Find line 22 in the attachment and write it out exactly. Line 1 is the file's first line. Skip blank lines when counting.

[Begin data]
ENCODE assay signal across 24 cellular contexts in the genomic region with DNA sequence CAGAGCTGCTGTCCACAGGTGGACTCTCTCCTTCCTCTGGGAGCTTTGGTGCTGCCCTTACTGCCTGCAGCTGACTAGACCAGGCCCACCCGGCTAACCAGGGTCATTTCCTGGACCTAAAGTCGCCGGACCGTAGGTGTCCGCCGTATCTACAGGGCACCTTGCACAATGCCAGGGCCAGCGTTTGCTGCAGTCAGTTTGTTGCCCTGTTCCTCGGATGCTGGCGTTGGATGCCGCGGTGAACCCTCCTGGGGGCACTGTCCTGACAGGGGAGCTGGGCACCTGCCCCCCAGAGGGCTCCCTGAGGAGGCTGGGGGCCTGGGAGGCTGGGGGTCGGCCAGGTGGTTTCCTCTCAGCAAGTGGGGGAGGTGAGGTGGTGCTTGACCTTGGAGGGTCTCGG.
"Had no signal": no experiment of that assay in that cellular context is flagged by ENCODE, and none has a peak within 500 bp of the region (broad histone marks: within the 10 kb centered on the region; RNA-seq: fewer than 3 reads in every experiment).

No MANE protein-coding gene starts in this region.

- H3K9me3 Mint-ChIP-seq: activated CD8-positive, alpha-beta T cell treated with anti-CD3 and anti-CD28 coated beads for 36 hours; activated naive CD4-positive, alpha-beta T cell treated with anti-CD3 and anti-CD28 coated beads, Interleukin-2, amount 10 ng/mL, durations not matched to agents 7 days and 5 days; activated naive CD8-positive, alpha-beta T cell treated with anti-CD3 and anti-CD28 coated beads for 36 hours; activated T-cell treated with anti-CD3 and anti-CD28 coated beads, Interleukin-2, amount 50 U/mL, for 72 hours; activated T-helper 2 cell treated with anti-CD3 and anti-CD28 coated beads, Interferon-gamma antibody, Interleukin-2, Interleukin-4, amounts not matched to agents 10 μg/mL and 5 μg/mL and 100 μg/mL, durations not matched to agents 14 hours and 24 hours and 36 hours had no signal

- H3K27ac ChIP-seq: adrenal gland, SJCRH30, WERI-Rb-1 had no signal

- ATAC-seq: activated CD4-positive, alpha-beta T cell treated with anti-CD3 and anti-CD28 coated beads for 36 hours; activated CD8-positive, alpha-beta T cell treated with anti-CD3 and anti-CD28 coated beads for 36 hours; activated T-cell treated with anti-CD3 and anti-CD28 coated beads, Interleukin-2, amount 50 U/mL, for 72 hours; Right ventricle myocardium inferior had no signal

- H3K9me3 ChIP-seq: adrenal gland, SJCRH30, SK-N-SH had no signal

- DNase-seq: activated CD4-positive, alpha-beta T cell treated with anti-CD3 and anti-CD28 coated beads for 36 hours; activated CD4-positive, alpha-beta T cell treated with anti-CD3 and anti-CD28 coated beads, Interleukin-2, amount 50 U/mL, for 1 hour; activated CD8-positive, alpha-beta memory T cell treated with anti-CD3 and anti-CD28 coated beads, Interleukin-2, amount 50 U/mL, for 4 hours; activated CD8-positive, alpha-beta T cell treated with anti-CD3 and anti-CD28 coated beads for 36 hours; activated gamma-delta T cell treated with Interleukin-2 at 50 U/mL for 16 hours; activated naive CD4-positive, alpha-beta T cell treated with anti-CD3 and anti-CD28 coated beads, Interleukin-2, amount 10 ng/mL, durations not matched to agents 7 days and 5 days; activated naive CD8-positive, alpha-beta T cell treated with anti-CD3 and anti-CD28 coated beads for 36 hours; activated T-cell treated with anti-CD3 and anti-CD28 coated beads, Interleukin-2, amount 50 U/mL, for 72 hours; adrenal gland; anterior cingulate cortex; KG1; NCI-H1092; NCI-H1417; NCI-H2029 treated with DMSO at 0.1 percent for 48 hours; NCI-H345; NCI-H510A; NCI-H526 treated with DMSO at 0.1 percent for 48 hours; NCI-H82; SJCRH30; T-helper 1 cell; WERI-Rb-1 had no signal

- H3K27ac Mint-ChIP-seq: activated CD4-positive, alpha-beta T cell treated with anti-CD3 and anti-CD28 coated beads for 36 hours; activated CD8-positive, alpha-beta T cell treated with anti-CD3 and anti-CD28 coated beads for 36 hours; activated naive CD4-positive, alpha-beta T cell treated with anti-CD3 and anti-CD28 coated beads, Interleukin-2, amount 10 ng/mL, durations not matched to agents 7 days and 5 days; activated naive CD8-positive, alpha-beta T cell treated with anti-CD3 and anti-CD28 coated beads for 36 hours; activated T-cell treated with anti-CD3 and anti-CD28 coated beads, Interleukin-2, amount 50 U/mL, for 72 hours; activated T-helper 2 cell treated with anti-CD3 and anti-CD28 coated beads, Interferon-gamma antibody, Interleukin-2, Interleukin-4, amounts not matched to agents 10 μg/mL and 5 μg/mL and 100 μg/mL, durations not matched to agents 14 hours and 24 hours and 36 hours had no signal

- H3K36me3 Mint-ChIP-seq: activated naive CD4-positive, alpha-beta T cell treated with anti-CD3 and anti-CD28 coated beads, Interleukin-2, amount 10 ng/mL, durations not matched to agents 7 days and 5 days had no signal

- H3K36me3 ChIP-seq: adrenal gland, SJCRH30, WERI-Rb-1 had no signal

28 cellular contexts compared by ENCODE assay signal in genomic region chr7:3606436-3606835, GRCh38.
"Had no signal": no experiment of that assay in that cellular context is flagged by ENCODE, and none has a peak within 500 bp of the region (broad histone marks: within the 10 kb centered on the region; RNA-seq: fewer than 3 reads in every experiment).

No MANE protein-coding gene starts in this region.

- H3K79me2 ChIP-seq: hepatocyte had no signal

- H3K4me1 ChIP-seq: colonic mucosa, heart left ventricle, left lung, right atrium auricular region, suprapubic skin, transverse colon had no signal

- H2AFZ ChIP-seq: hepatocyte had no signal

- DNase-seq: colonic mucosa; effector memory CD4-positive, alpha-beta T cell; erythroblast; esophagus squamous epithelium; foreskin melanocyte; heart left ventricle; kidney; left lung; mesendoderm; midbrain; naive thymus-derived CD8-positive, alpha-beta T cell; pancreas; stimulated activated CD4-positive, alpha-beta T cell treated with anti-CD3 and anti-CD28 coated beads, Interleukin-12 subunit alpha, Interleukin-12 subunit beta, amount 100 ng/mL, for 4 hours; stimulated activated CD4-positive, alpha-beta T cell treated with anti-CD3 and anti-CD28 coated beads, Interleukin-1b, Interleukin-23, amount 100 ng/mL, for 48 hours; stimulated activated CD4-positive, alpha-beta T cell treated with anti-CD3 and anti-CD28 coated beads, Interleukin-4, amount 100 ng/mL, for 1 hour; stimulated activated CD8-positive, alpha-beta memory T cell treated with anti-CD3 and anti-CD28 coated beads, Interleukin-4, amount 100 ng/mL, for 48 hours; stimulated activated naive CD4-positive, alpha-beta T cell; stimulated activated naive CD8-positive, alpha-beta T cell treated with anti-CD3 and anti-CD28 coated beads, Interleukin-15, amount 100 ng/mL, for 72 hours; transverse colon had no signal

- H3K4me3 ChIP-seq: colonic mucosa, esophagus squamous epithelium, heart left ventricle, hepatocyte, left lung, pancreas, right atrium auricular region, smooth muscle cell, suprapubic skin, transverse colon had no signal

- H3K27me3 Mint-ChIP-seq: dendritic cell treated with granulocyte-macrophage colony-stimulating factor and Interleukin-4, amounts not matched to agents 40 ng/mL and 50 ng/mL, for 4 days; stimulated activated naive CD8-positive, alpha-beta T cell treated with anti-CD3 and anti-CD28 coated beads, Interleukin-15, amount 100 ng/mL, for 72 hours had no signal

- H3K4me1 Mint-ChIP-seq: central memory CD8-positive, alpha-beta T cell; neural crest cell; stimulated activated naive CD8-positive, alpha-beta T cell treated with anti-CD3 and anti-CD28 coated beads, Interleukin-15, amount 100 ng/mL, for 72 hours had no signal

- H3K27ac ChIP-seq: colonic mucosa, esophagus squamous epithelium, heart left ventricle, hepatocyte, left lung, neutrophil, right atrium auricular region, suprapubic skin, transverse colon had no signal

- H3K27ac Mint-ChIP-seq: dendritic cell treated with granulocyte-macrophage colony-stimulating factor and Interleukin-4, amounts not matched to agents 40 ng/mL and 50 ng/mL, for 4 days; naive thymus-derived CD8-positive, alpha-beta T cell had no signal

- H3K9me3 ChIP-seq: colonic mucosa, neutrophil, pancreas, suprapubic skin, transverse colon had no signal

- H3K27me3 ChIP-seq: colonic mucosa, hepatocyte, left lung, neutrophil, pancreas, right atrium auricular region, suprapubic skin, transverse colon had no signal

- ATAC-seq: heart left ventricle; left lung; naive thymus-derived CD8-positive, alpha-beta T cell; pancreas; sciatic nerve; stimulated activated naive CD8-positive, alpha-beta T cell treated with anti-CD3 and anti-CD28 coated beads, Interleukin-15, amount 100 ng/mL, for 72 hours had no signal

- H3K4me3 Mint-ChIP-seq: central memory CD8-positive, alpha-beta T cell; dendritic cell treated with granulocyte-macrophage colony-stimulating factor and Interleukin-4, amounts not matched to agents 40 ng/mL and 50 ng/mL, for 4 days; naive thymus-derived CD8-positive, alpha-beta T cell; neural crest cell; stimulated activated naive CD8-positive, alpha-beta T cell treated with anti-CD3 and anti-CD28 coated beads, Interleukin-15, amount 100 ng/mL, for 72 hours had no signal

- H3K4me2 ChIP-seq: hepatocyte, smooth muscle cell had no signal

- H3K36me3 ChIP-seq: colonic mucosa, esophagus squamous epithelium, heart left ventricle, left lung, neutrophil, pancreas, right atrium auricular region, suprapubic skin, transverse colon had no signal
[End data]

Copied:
- H3K27ac ChIP-seq: colonic mucosa, esophagus squamous epithelium, heart left ventricle, hepatocyte, left lung, neutrophil, right atrium auricular region, suprapubic skin, transverse colon had no signal